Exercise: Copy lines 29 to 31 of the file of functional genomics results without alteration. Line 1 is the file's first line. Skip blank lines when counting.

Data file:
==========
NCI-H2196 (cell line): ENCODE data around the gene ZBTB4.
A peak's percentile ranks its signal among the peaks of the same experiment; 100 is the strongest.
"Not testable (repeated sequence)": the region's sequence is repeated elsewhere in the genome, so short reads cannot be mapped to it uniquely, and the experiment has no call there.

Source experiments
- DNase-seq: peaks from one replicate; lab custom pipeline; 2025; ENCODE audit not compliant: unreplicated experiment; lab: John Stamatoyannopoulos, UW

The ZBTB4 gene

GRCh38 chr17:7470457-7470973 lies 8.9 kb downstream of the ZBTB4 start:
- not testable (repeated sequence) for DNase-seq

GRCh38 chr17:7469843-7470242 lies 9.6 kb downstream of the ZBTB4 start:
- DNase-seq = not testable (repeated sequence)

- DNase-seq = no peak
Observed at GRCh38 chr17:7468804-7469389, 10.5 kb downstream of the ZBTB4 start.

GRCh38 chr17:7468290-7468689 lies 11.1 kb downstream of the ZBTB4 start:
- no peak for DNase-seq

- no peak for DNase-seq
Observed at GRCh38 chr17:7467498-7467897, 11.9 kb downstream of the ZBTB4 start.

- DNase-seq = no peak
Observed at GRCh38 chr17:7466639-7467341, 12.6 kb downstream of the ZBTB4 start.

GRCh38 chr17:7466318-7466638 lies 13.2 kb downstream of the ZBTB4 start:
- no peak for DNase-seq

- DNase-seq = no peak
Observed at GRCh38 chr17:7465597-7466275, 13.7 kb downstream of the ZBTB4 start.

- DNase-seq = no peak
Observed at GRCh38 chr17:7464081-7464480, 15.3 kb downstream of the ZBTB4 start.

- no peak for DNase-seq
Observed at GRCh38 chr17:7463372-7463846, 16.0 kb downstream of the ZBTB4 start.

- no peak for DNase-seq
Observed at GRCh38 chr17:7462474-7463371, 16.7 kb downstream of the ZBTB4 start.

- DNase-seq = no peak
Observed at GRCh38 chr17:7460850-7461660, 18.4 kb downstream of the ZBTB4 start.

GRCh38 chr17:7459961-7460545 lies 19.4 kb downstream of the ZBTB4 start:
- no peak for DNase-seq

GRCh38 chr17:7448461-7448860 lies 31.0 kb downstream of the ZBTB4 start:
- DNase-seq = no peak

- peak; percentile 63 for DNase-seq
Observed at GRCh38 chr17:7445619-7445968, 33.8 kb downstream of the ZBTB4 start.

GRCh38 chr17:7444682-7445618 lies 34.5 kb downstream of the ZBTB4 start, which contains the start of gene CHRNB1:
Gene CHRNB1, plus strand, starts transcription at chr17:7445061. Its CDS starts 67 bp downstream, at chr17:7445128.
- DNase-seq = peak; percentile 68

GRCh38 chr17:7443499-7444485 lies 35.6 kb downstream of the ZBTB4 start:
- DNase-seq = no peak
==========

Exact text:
- DNase-seq = no peak
Observed at GRCh38 chr17:7460850-7461660, 18.4 kb downstream of the ZBTB4 start.

GRCh38 chr17:7459961-7460545 lies 19.4 kb downstream of the ZBTB4 start: